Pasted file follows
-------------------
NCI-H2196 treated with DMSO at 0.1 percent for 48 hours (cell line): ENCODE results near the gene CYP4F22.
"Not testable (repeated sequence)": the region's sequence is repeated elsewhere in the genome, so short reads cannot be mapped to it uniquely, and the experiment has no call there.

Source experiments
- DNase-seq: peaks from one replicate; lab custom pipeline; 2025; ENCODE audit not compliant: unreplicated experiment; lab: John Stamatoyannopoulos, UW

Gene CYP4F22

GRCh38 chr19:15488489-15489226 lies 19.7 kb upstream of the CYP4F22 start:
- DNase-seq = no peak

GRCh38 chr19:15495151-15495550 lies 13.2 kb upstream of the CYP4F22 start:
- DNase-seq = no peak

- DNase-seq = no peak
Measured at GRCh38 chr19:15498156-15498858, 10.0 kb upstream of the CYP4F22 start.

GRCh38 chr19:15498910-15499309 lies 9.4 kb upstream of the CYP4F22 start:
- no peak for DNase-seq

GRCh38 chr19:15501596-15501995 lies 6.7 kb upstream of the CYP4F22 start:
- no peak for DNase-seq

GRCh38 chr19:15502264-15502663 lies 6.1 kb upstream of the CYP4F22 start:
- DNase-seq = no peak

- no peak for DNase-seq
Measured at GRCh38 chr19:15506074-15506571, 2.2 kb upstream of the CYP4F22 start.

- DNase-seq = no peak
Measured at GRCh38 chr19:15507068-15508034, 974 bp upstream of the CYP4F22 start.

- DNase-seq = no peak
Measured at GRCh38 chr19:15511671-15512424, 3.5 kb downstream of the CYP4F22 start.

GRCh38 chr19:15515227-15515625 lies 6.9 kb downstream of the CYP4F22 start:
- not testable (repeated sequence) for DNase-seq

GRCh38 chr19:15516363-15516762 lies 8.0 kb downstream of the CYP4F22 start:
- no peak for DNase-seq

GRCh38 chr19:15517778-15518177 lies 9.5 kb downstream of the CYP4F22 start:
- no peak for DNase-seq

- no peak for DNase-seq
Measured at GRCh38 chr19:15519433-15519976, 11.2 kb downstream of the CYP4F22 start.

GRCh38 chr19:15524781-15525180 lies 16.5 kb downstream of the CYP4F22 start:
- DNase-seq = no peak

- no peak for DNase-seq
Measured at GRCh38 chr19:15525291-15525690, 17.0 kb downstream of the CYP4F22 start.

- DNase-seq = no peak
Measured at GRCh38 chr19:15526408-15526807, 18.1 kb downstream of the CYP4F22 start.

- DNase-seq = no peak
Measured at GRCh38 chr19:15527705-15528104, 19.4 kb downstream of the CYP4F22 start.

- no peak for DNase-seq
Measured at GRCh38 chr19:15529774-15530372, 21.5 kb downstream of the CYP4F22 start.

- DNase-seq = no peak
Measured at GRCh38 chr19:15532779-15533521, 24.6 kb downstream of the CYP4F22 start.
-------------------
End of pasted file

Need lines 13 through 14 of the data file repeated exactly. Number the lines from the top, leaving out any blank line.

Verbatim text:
- no peak for DNase-seq

GRCh38 chr19:15501596-15501995 lies 6.7 kb upstream of the CYP4F22 start: